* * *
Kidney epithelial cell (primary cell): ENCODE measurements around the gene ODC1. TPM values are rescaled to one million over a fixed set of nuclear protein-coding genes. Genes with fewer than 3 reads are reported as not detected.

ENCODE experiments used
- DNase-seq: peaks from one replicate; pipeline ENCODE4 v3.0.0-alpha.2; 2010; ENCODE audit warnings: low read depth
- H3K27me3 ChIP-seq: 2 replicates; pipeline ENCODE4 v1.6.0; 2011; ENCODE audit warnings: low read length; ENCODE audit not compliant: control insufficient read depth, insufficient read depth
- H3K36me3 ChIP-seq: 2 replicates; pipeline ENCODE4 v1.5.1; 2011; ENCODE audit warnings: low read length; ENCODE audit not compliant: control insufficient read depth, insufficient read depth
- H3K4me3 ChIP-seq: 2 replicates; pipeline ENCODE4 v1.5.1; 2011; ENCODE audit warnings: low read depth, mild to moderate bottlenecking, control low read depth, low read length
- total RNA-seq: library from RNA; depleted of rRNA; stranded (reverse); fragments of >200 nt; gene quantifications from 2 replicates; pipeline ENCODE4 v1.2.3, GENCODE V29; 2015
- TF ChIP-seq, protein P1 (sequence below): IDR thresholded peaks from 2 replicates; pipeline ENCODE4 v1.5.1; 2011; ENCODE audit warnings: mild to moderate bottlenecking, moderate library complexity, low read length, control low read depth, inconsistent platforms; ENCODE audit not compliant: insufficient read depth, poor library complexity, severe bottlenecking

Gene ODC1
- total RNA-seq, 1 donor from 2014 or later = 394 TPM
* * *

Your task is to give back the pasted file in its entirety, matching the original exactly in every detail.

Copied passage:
Kidney epithelial cell (primary cell): ENCODE measurements around the gene ODC1. TPM values are rescaled to one million over a fixed set of nuclear protein-coding genes. Genes with fewer than 3 reads are reported as not detected.

ENCODE experiments used
- DNase-seq: peaks from one replicate; pipeline ENCODE4 v3.0.0-alpha.2; 2010; ENCODE audit warnings: low read depth
- H3K27me3 ChIP-seq: 2 replicates; pipeline ENCODE4 v1.6.0; 2011; ENCODE audit warnings: low read length; ENCODE audit not compliant: control insufficient read depth, insufficient read depth
- H3K36me3 ChIP-seq: 2 replicates; pipeline ENCODE4 v1.5.1; 2011; ENCODE audit warnings: low read length; ENCODE audit not compliant: control insufficient read depth, insufficient read depth
- H3K4me3 ChIP-seq: 2 replicates; pipeline ENCODE4 v1.5.1; 2011; ENCODE audit warnings: low read depth, mild to moderate bottlenecking, control low read depth, low read length
- total RNA-seq: library from RNA; depleted of rRNA; stranded (reverse); fragments of >200 nt; gene quantifications from 2 replicates; pipeline ENCODE4 v1.2.3, GENCODE V29; 2015
- TF ChIP-seq, protein P1 (sequence below): IDR thresholded peaks from 2 replicates; pipeline ENCODE4 v1.5.1; 2011; ENCODE audit warnings: mild to moderate bottlenecking, moderate library complexity, low read length, control low read depth, inconsistent platforms; ENCODE audit not compliant: insufficient read depth, poor library complexity, severe bottlenecking

Gene ODC1
- total RNA-seq, 1 donor from 2014 or later = 394 TPM